This presentation was use to set the context, opportunity and invitation for the event ChangeCampTO: Designing a Civic Engagement Toolkit held at the Bram & Bluma Appel Salon at the Toronto Reference Library on February 16, 2010.
Hi, I&#x2019;m Mark Kuznicki, and I believe that our politics are broken. I believe that the only way to fix it is by building community and changing ourselves first.
ChangeCamp began here in Toronto in January last year, with an event at MARS focused on "reimagining government and citizenship". Inspired by our work, organizers copied the format in Ottawa, Vancouver, Edmonton and Halifax.
ChangeCamp spread because we combined engaging self-organized small group conversations with lots of social media content creation and a format that said "copy me please".
As a community, we have two goals:
I believe we are seeing the re-emergence of everyday superheros. I believe that all of us are heroes-in-waiting, that each of us in our how we live our lives can demonstrate the universal myth - the hero&#x2019;s journey.
If each of us is a hero, then there are unsuspecting heroes among us, everywhere. Because of technology, we are able to connect in new ways, and now we unsuspecting heroes can be known to ourselves and each other.
And when you combine community organizing citizen heroes and the social web together with a new style of leadership, amazing things become possible. Previously unimaginable things.
These are our inspirations. Clay Shirky writes about technology and society in his book &#x201C;Here Comes Everybody: The Power of Organizing Without Organizations&#x201D;. Peter Block developed a model for community transformation using a simple method of small group face-to-face conversations.
Peter Block&#x2019;s method is focused on building our connectedness between each other in our communities. He sees problems as an excuse to get together and build that relatedness.
Shirky is highlighting the remarkable transformation happening in our society now that we can all be creators. We can all participate in a global conversation and each of us can participate in multiple communities simultaneously.
This is what we&#x2019;re talking about and this is the quality of our dialogue online.
We focus on images and memes rather than the underlying issues or the emerging possibilities.
We began this process with a back-casting exercise envisioning the front page of the newspapers the day after the 2010 municipal election on October 25th. We then went back from that date to imagine the things that happened to make such a future possible.
So the ChangeCamp community is building a citizen toolkit that combines these ideas and methods: using both face-to-face and online community organizing to convene conversations about the future we want to create.
To do this we need to change how we gather, how we engage in dialogue and how we create things of value. We also need a new kind of community leadership to apply these tools in a way that can transform our communities and our politics.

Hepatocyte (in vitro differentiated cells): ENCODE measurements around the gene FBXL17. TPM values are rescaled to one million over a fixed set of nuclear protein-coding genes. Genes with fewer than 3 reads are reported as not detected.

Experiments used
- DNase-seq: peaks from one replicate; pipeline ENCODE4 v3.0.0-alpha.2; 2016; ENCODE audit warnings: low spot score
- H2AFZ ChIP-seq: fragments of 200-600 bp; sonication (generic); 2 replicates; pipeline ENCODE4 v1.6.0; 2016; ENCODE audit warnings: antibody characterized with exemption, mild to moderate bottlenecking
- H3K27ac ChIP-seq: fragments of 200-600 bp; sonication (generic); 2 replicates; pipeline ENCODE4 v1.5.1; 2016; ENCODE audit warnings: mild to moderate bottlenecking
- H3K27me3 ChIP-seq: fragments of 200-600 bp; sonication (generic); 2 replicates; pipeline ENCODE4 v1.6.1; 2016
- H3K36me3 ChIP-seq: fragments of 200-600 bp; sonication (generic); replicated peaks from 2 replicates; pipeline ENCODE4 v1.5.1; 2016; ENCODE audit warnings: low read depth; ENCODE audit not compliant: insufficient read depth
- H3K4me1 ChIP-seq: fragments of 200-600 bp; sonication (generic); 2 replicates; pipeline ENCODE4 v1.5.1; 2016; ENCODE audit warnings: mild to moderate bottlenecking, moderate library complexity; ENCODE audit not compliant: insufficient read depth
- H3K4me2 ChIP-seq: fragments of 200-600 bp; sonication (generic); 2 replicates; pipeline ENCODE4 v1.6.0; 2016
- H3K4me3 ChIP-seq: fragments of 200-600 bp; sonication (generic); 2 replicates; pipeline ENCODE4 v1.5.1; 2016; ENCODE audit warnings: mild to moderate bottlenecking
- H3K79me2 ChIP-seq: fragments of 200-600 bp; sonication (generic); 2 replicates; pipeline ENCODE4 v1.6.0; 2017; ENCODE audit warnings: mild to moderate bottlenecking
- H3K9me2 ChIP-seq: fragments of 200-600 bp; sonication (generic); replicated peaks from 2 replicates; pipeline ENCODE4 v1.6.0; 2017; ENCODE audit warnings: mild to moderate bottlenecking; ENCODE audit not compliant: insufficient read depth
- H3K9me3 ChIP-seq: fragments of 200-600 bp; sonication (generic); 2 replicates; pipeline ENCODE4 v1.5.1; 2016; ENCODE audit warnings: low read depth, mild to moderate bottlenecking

This is my invitation to each of you gathered here today. How can we use the 2010 election as an excuse to restore and build community relatedness and shift the conversation about Toronto towards new possibilities?
We need to assemble an open toolkit. We&#x2019;re inviting 240 people to help us co-create a set of tools that can enable organizers across Toronto to invite their fellow citizens to this conversation.
We also need to gather a community of community organizers. Some of you are in this room. Some of you are community heroes, and others are heroes-in-waiting. I am challenging all of us to be the heroes that we are.
We will need to connect these organizers and these tools with partner organizations that have networks, knowledge, resources, spaces and the capacity to convene community conversations about the future.
My name is Mark Kuznicki and I&#x2019;m here to invite you. Please join us in changing our politics by changing the conversation about Toronto that happens in coffee shops, at watercoolers and in online comment threads.
ChangeCampTO Feb.16, 2010
Connecting Torontonians to each other &
their civic passions
60 face-to-face conversations
#1 Trending topic on Twitter
100 wiki pages of notes
450 Flickr photos
40 YouTube videos
96 blog posts
6 major media stories
1. help governments become more open,
transparent, participatory, innovative, efﬁcient
2. help citizens become more connected to
each other around their civic passions in the
place they call home
Rise of the Citizen Hero
Millions of people are
Revealing a collective
“The essential challenge is to
transform the isolation and self-
interest within our communities
into connectedness and caring for
the whole.” - Peter Block
“We are living in the middle of the
largest increase in expressive
capability in the history of the
human race.” - Clay Shirky
Engage & Connect Partners
Centre for Social Innovation U of T Cities Centre
Toronto Public Library More...
Toronto Community Housing
Toronto Workforce Innovation
Business Improvement Areas
Toronto City Summit Alliance
My name is Mark Kuznicki,
and I’m here to invite you.
What declaration of
possibility can you make
that would transform this
initiative and inspire you?
What can we create
together that we cannot